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Walking in Lancashire

The M6 motorway provides a physical line which neatly divides Lancashire into its two primary regions. To the west lies the coastal plain with its low sandy beaches between the Ribble estuary and the Cumbria border. This region is often referred to as the 'Lungs of Lancashire' and includes the popular holiday resorts of Blackpool and Morecambe. To the east of the M6 lies Lancashire's Hill country which is by far the most attractive and interesting for walking. The beautiful countryside in this region embraces the rugged and varied terrain of the Forest of Bowland, a designated AONB, and the secluded open moors in the South and West Pennines. Pendle, famous for its witches, and the Ribble Valley are both great locations for walking in Lancashire. There are stunning views, attractive villages, lovely rivers and streams, woodland, reservoirs, canal side paths and much else to explore and enjoy. The West Pennine Moors is a designated recreational area in the heart of Lancashire. It extends to 90 square miles, comprising of moorland, valleys, wooded cloughs, forestry, farmland and reservoirs.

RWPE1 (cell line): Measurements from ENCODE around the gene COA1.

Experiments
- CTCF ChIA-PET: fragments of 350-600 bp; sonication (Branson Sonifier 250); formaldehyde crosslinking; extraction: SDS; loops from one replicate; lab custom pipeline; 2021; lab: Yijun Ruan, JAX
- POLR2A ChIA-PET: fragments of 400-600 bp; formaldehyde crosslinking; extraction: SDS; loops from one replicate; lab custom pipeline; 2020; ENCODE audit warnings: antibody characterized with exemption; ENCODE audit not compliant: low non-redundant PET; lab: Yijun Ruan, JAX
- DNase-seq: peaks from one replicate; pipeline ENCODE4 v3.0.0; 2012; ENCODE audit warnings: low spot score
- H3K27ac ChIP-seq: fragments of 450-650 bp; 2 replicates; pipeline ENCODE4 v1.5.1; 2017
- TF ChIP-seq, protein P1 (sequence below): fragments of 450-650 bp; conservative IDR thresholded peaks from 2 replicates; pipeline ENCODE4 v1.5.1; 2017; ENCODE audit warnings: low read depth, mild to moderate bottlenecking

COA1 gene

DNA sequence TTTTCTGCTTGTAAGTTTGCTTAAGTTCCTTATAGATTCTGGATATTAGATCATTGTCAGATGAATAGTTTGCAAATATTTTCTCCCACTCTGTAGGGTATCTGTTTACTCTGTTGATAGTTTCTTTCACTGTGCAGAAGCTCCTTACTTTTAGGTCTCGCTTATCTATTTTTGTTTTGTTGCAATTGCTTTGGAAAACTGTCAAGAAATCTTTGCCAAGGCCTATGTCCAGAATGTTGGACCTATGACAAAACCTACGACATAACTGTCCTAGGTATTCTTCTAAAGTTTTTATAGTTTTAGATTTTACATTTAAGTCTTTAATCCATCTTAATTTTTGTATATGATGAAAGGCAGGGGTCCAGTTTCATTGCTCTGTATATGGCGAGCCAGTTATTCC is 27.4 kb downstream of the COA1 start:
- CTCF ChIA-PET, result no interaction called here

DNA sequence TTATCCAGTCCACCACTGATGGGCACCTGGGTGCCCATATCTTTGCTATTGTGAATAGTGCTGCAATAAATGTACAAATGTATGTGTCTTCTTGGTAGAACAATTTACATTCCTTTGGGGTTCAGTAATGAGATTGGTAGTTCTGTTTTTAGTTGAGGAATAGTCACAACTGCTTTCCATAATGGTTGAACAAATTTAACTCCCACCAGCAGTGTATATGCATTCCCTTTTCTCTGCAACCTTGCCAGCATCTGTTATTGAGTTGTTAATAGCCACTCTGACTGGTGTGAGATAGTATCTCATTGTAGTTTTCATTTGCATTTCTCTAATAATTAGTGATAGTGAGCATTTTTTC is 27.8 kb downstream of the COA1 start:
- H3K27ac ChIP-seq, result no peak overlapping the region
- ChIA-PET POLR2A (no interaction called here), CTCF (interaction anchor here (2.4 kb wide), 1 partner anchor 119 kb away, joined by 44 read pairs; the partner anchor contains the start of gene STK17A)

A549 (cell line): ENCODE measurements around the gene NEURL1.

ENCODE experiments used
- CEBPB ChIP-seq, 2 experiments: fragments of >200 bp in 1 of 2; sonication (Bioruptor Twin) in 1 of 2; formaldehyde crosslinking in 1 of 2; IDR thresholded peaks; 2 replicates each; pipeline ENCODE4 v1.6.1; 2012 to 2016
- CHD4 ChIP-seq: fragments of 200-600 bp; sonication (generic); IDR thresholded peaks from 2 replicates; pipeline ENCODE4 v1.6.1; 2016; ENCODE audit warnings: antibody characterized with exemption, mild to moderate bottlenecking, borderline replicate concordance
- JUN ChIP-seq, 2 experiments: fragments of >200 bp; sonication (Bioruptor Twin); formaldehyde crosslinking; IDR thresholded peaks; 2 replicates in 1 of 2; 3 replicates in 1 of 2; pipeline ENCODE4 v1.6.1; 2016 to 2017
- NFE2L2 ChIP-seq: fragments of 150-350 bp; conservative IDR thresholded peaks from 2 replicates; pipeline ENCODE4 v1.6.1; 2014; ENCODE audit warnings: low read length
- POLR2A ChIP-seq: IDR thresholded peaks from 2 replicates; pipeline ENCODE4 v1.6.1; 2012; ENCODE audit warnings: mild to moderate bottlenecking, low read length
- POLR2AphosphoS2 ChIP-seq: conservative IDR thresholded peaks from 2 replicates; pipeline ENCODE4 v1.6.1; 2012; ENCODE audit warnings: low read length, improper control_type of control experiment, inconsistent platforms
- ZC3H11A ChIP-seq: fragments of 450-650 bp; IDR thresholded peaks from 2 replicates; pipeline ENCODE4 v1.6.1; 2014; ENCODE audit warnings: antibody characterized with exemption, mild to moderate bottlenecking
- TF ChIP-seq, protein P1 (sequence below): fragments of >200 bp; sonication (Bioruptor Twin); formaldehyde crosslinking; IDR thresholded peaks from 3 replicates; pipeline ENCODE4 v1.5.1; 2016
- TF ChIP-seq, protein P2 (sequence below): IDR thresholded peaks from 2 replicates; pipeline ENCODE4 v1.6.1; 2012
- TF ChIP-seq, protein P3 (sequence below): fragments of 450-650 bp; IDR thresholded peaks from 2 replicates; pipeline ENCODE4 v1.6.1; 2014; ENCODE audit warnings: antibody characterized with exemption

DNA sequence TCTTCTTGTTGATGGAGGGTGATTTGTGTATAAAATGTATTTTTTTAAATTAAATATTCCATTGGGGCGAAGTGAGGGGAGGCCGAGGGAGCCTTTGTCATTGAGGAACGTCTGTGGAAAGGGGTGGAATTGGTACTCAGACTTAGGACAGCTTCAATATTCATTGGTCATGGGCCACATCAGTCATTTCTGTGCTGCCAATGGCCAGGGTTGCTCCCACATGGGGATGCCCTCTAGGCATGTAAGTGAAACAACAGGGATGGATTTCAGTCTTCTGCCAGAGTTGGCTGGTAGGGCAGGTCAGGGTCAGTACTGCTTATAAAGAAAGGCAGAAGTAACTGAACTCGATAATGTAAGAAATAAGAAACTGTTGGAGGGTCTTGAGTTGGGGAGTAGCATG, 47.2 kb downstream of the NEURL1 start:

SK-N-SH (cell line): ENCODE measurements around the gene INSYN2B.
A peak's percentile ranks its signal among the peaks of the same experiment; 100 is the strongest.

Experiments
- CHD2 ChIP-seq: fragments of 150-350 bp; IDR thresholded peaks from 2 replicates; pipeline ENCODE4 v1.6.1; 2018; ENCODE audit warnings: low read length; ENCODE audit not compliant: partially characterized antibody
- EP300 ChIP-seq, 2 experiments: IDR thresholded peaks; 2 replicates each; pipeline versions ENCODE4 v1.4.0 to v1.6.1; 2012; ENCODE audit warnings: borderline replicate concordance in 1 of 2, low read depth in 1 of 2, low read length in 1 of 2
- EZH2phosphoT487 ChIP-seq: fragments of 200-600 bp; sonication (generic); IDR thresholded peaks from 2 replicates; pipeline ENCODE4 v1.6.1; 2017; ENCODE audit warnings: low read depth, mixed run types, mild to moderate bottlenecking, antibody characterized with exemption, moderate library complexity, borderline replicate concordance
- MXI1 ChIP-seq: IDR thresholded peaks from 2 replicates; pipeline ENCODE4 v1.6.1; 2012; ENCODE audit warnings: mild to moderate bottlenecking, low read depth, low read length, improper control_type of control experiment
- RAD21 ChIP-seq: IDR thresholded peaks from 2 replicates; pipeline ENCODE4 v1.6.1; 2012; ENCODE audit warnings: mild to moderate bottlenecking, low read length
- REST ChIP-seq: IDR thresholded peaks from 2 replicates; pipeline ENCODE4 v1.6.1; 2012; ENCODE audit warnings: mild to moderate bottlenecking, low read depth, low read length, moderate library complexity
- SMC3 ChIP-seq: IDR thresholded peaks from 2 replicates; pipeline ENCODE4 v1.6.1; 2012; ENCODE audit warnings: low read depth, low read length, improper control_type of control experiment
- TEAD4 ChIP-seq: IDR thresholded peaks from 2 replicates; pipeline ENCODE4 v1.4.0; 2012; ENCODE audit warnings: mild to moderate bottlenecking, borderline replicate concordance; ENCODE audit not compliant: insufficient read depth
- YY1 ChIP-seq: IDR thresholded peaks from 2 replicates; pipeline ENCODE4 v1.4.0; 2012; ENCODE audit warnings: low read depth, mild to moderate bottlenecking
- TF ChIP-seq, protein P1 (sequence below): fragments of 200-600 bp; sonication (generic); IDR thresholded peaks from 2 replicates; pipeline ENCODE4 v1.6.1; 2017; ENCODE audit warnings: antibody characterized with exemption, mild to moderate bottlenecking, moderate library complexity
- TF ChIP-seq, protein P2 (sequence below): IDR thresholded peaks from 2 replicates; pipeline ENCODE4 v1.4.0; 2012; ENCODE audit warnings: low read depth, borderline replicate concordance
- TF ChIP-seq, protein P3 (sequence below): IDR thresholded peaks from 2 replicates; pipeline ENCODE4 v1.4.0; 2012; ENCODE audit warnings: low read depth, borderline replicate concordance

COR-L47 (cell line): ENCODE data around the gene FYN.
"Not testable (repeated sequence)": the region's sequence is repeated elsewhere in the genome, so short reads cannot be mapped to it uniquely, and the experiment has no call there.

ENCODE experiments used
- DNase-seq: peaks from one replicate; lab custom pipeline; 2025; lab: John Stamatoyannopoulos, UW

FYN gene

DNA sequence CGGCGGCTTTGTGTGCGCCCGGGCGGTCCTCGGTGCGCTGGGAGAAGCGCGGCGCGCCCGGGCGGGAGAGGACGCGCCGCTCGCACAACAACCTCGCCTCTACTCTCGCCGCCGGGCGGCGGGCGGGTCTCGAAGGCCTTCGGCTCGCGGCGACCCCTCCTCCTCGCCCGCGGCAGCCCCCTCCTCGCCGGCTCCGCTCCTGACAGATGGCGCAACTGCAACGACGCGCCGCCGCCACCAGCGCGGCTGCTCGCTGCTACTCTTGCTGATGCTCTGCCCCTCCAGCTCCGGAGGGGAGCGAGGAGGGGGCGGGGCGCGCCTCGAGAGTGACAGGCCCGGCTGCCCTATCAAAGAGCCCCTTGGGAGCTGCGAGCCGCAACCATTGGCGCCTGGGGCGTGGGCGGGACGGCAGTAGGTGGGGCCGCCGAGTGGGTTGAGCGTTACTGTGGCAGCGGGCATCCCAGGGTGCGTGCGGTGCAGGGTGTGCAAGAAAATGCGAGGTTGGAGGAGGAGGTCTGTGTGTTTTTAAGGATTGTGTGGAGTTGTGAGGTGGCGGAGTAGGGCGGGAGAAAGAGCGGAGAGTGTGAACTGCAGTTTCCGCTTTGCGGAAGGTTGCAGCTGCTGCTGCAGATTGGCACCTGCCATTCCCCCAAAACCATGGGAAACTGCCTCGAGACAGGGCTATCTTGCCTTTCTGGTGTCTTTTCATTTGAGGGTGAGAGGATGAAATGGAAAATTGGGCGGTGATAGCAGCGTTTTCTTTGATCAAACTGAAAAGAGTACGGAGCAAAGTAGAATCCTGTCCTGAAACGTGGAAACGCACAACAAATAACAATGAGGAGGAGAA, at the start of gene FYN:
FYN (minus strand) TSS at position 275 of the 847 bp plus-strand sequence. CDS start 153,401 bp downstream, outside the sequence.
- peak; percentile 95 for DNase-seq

Whitewell - The hamlet of Whitewell has a delightful location nestling under wooded slopes in the Hodder Valley with the moors of the Forest of Bowland as a backdrop and the salmon-rich river flowing through it.

OS Maps: Explorer™ OL41

A Walk from Whitewell [SD 659468]
The immediate surroundings of Whitewell provide a pleasant green oasis surrounded by high moors and this walk links the two contrasting landscapes. The route encircles the slopes to the north and south of Birkett Fell along moorland and field paths that give excellent views of the Bowland Hills in all directions. The route returns along the meandering River Hodder along a path that leads straight to the welcoming door of the Inn at Whitewell. About 6 miles.
Best Pub for this walk
Inn at Whitewell Tel: 01200 448222 (Good Pub Guide)
The delightful riverside location of this inn makes it an idyllic spot for a drink, a meal, or to stay. The riverside bar and the adjacent terrace make the most of the view and the restaurant actually projects over the river. The rooms are impressively furnished and the place has a lovely relaxed atmosphere. This is a true country inn stuffed to the rafters with hunting, shooting and fishing oddities, antiques, paintings and sketches. There is an excellent traditional bar menu with a hearty range of specials that will leave you spoilt for choice, plus an especially large selection of wines if you are dining in the award-winning restaurant. This is definitely a great place to stay, but it is very popular and you will have to book quite away ahead to get a room.
This walk is fully described in the guidebook 'Pub Walks for Motorists - Lancashire, Merseyside and Greater Manchester' by Nick Burton



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